On May 29, citing a report mentioned in Bond Buyer, I noted Five Chicago Suburbs Headed for Bankruptcy (More Illinois Cities Will Follow).
The cities are Maywood, Sauk Village, Blue Island, Country Clubs Hills, and Dolton. The village of Dolton strongly disagrees with the report. The others did not comment.
I have since been in contact with Joffe and asked for an opinion of several cities I believe to be seriously troubled. My top two choices were Harvey and Robbins.
Harvey and Robbins
Joffe responded …
Your intuition was correct about both. Harvey and Robbins are at least as bad as the five I listed in the original report.
The last publicly available audited Financial Report for the City of Harvey covers the year ended April 30, 2009. In that year, the City reported an unrestricted net position of -$17.6 million and a general fund balance of -$10.4 million. The negative fund balance was equivalent to over half the city’s annual revenue.
The city has provided incomplete, unaudited reports for subsequent years. The latest available report, for the year ended April 30, 2013, shows a further deterioration in the general fund balance to -$19.3 million – about 85% of annual revenues. According to the Chicago Tribune (See Harvey Residents Detail Life in ‘Lawless’ Suburb), the city’s 2014 budget also included a deficit, suggesting that Harvey’s fiscal imbalance is even worse today.
Harvey’s late reporting and accumulated general fund deficit led Fitch to downgrade the city from BBB- to B in February 2010 and then to withdraw its ratings entirely in November of that year. The city has now been unrated for more than four years.
Harvey issued general obligation bonds in July 2007. The tax exempt bond maturing in 2032 yielded 5.22% at issuance. In May, this bond traded in the 70s and yielded over 8%. More recently, the city issued bonds to finance the development of a hotel and conference center, but the SEC found that some of the proceeds were being siphoned off by City Controller Joseph Letke. In January 2015, a court ordered Letke to pay over $200,000 and barred him from participating in future municipal bond offerings.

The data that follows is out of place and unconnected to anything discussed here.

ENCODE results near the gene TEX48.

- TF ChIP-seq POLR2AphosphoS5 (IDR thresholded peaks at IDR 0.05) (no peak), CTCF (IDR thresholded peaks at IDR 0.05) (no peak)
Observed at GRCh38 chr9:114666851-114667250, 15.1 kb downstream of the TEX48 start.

According to its 2014 Audited Financial Statements, the Village of Robbins had a net unrestricted position of -$7.0 million and a general fund balance of -$8.9 million, or more than three times annual revenue. The village’s audit provided a qualified opinion, noting that “records supporting balances for capital assets, depreciation expense and accumulated depreciation were inadequate. As a result, we are unable to audit reported balances for capital assets, depreciation expense and accumulated depreciation. In addition, management was unable to provide adequate records to properly record compensated employee absences, which we were also unable to audit.”
I gave Marc a few other cities to research, but the focus now is on the worst of the worst. The reason is that municipal bankruptcies require inability to meet current expenses as opposed to corporate bankruptcies that only require proof of insolvency.
Numerous Illinois cities are technically insolvent, but for now can pay the current bills. Pension obligations will eventually wreck many of them.
In addition to the previously mentioned cities, taxing bodies like the Chicago Board of Education are currently among the walking dead.
Illinois desperately needs to pass legislation that will allow municipalities to go bankrupt, but the law is still hung up in the legislature.
For more on the bankruptcy and pension crisis in Illinois, please see ….
- Chicago’s Only Possible Salvation: Bankruptcy – a Name That Cannot be Spoken
- Illinois Supreme Court Rules 2013 Pension Reform Law Unconstitutional; Chicago Teachers “Insulted by 7% Pay Cut Offer”
- Yield on Chicago School Bond Offering Hits 5.63%; Debate Over Risk; Miracles Not Coming; Bankruptcy the Sensible Option
Every delay in passing much needed bankruptcy legislation hurts the cities that need to file, while exacerbating the problems for all Illinoisans in the meantime.
Mike “Mish” Shedlock